Exporters and Animals Australia will provide more detailed information to the department when they return to Australia and formal investigations will commence once that evidence is received, thje spokesperson said.

“Through ESCAS, every incident, reported by industry, third parties or discovered through audit findings, is investigated and where problems are found exporters are required to address them.”

Source: Australian Livestock Exporters’ Council, Animals Australia.


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  1. Shane Irwin,, September 17, 2016

    ESCAS — just another toothless tiger. Ban the whole industry. If these people want to eat beef, mutton and goat, buy it chilled. Australia can supply Halal-certified meat, slaughtered in approved and regulated meat works across all states.

  2. Katrina Love, September 16, 2016

    The Department of Agriculture spokesperson’s claim that “… every incident reported by industry, third parties or discovered through audit findings, is investigated and where problems are found exporters are required to address them” is patently false. If exporters were required to address the problems, we wouldn’t be seeing the same non-compliance issues over and over again, affecting tens of thousands of animals in the same facilities, in the same countries, exported there by the same export companies.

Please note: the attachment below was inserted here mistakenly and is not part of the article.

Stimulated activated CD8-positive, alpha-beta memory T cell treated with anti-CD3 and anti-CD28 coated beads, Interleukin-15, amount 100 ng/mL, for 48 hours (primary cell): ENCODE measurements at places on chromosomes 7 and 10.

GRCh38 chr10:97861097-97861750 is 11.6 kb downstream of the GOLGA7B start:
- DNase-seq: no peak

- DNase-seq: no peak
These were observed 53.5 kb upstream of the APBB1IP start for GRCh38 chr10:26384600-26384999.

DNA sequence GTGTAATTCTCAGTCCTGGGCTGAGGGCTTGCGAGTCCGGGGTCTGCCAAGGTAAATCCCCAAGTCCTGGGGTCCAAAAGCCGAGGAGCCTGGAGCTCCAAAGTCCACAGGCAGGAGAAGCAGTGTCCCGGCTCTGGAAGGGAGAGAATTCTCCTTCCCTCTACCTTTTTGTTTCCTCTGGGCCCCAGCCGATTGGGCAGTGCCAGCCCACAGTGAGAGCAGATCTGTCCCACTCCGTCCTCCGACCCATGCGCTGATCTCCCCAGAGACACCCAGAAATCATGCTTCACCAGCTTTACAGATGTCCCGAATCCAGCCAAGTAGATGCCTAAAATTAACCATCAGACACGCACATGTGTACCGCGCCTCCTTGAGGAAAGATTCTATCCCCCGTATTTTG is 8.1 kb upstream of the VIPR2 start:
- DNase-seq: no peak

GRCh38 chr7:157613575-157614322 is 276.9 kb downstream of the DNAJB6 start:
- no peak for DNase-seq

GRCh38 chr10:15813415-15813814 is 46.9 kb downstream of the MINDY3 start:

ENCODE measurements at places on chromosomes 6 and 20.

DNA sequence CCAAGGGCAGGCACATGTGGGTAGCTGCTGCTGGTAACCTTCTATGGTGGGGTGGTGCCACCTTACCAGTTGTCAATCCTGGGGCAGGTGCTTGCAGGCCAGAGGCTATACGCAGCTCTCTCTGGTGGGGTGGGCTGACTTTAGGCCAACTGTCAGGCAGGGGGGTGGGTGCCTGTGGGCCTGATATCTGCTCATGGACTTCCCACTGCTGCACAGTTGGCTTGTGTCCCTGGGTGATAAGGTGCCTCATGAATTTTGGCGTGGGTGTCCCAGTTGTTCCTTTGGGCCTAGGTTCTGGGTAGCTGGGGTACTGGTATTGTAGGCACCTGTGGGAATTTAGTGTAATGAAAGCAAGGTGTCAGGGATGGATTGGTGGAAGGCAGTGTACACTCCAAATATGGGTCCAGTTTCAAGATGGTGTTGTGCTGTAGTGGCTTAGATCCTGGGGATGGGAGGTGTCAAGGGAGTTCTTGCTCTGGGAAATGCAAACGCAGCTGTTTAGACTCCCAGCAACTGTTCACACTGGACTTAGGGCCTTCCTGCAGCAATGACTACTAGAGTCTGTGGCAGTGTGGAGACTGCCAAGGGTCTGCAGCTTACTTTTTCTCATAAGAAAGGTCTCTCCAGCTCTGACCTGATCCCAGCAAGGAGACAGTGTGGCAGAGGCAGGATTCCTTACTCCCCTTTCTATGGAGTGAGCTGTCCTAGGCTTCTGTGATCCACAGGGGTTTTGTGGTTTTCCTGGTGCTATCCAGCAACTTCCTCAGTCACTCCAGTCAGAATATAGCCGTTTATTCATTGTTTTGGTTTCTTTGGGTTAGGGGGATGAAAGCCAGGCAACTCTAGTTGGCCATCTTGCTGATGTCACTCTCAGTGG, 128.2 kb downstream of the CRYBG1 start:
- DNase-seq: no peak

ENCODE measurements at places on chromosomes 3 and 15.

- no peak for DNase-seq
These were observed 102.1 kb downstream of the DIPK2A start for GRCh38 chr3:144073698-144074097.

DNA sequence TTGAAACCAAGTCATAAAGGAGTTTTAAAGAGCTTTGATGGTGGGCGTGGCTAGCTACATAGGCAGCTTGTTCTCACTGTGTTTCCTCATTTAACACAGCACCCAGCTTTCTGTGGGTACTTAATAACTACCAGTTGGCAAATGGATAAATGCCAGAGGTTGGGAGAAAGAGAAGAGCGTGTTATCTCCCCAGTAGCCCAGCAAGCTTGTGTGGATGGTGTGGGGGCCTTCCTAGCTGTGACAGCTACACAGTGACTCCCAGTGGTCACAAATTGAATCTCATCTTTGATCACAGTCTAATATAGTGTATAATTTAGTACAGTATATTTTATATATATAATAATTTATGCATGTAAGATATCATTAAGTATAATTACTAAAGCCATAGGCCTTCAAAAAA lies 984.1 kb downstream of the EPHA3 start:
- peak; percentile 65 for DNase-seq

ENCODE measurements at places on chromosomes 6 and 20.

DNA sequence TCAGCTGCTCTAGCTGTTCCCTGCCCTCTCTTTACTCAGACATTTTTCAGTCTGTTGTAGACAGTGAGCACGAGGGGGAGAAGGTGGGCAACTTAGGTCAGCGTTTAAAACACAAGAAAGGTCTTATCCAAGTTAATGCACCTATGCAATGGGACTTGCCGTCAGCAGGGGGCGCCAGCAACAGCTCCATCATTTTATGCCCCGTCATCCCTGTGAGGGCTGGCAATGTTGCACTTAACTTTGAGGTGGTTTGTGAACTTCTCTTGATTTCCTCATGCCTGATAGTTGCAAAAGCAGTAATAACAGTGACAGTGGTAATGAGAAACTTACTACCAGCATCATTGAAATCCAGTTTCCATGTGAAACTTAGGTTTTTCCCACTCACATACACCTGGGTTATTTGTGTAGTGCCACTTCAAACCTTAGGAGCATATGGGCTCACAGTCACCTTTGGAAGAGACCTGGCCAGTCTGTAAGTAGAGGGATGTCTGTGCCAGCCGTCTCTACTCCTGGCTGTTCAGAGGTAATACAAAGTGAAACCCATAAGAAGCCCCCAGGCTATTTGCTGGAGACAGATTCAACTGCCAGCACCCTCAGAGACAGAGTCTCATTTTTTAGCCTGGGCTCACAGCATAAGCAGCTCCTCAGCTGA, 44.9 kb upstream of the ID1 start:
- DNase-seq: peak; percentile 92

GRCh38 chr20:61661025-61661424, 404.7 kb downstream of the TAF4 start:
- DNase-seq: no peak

What the government actually requires is for exporters to tell them they have identified the problem, say they won’t do it again and then continue business as usual, each year, every year.

    Either the industry has the power to ensure that animals do not leak from approved supply chains, or they do not. If they do, it needs to stop – no excuses; if they do not, we need to cease supply of animals to countries where there have been multiple breaches. And if the government is serious about ESCAS and animal welfare — which we know they’re not — they need to take a much more heavy-handed approach to the repeat-offender export companies.